Terence is in the second-year of BSc Creative Computing at Goldsmiths. His project, Mediated Perception, is currently shortlisted for DevArt, a competition run by Google and the Barbican Centre to source the best new digital art for the Digital Revolution exhibition.
How did you arrive at Goldsmiths?
After my art foundation in Newcastle I studied sculpture at Camberwell College of Arts, but I dropped out after a year. I was getting really interested in programming, and was frustrated with what I was being taught at college. I felt they were only teaching us about sculptors who made sculptures about sculpture. It was such a relief to come to Goldsmiths because I just wanted to get on and do stuff. In first year we made our own versions of Pong – it’s great that you can just get on with designing stuff that’s interesting.
What are you studying?
BSc Creative Computing is a combination of lectures and labs on core computer science (learning how to programme, and to build databases and websites) and creative computing, which is all about experimenting with graphics and audio. Things like building your own synthesiser and creating 3D graphics, but also looking at the maths behind how people perceive images and sound. I’ve always been interested in Photoshop, so in my first year at Goldsmiths I wanted to learn more about manipulating images, and ended up creating my own version of Photobooth for my end-of-year project (see video).
Terence’s Photobooth project
Tell us about your current project
Over the summer me and my flatmate got really excited about a new virtual reality headset called the Oculus Rift. They’re not available to the general public, so we had to pretend to be games developers to be able to get hold of one. My flatmate, who’s studying Photography at London College of Communication, wanted to use it to create a virtual art gallery. But I was more interested in discovering what it would be like if you could mess with people’s perceptions.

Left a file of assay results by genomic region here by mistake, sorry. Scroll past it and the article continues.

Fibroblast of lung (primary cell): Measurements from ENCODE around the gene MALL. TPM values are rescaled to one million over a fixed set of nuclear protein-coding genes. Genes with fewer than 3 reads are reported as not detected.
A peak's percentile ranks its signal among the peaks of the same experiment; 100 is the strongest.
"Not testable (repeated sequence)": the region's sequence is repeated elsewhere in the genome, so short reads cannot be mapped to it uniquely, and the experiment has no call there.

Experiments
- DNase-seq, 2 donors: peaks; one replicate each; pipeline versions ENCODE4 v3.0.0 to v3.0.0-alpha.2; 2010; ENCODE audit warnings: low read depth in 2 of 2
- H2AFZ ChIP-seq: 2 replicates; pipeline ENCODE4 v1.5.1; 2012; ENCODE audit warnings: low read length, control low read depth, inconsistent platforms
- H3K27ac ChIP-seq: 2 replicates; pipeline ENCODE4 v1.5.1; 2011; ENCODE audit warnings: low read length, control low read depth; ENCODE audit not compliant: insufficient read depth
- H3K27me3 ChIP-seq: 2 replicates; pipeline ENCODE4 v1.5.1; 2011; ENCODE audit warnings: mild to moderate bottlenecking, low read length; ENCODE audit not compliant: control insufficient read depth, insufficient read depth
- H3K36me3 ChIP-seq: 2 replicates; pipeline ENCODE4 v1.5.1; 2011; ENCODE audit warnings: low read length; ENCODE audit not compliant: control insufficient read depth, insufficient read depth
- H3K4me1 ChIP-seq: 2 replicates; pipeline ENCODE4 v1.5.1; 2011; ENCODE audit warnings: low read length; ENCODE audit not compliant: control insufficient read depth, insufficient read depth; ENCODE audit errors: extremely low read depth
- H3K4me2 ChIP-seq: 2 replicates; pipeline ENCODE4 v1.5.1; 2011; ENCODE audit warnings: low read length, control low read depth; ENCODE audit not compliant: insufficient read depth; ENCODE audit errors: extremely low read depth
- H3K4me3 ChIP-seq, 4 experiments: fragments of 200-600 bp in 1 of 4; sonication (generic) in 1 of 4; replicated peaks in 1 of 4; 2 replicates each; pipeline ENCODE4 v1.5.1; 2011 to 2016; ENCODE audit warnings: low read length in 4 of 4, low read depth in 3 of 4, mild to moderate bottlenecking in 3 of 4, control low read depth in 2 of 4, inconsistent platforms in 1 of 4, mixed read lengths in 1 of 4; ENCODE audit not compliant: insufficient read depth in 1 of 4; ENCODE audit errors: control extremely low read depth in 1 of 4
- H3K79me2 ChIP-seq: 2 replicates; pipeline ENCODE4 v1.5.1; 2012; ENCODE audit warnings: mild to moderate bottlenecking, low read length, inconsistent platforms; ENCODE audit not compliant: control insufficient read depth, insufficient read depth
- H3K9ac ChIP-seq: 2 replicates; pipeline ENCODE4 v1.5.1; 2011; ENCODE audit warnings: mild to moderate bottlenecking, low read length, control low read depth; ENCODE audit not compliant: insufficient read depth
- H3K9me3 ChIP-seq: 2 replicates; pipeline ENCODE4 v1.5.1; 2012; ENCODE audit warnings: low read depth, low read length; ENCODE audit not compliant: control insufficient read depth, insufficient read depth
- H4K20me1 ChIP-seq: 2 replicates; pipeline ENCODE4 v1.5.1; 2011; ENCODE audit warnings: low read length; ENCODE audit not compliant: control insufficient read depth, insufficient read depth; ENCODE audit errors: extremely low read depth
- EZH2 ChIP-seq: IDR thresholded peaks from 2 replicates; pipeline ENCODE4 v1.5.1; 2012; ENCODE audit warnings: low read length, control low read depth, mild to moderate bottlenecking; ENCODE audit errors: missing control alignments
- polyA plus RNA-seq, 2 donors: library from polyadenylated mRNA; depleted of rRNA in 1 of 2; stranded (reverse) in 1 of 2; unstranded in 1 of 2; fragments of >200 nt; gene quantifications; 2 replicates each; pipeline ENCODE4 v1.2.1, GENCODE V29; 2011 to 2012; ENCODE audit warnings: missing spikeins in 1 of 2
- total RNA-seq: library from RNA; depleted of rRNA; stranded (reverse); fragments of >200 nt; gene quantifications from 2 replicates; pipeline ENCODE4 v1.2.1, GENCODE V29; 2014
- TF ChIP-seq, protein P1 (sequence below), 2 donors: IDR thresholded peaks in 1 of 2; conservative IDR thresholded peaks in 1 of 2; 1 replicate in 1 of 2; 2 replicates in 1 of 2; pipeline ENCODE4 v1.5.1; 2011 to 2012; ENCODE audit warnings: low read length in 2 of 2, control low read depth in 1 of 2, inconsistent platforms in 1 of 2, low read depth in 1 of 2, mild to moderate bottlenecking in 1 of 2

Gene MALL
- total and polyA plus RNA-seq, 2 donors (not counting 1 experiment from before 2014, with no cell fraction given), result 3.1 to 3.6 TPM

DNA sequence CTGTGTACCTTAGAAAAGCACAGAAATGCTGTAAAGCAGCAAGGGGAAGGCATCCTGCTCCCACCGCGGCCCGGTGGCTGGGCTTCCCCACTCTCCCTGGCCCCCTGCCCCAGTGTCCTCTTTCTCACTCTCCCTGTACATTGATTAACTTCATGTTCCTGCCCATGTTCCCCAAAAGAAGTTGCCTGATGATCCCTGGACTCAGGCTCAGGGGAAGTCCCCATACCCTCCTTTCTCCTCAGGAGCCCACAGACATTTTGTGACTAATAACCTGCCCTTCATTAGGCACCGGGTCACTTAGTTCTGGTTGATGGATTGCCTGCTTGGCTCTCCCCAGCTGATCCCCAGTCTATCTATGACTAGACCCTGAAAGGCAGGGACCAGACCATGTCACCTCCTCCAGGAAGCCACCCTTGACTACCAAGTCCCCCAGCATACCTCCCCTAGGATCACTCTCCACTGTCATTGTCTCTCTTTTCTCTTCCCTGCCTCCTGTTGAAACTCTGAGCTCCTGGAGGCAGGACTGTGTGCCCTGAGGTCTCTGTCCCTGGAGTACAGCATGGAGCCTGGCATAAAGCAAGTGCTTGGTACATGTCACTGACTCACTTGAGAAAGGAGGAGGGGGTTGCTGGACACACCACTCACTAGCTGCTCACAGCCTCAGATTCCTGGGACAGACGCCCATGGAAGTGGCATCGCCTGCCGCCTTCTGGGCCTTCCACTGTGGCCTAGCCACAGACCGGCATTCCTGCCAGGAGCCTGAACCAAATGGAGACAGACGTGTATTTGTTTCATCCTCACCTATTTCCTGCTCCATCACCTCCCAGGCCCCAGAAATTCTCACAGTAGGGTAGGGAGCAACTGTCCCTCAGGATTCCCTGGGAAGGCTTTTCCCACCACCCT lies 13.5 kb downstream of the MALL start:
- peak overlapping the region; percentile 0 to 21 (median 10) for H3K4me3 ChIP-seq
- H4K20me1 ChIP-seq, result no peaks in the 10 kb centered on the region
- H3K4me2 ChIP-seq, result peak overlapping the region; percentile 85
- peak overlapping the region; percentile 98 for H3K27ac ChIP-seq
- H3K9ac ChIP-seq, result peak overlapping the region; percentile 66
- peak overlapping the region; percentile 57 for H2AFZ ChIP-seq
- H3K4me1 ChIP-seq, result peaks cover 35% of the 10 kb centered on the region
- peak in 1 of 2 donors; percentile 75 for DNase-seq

Instead of the user seeing a virtual reality, I attached two webcams to the front of the headset. By feeding these onto the VR screen the user gets a replica of their normal vision. And then once you’ve sorted that out, you can distort and manipulate the ‘reality’ that they see. I’ve been experimenting with using it as a synaesthesia simulator – using music to trigger visual effects like colour shifting, wobble, blurring and temporal layering. But you can also trigger perceptual distortions using head movement, changes in brightness, or the detection of motion and faces.
The low, medium & high audio frequencies control colour shifting, wobble, blurring and temporal layering.
Are there any real world uses for this?
I want to keep an open mind. There’s a lot of people working on augmented reality but it’s mostly about adding information like Twitter feeds, which isn’t that interesting. I’m much more interested in building things and then experimenting freely.
I saw a BBC documentary called The Creative Brain: How Insight Works that features a Dutch researcher who puts people in virtual reality environments where weird things happen, stuff that’s impossible in the real world, like objects floating. Then when the users do a creativity test afterwards, they score much higher than average. So letting people experience things differently for a short time could be beneficial. Maybe my mediated perception project could be a valuable experience. But, as I say, I really don’t know yet.
Have your tutors been supportive of your project?
Mick Grierson, who teaches the Creative Computing course, has been really supportive. He’s encouraging me to make the craziest things I can.
I’ve been working non-stop on this project for the past month or so, but three weeks ago I got very close to giving up. I broke the cameras by accidentally ripping a load of electronics of a circuit board with a hacksaw, and I just went crazy. I’d been working incredibly hard but I had nothing to show for it, so I was completely ready to give up. When I told Mick, he was really distraught and encouraged me to keep going. I pulled myself together, got back to work, and then two weeks later my project was chosen to feature in the DevArt competition! If I win first prize, Google and the Barbican Centre will give me £25,000 to develop my project for an exhibition that tours around the world.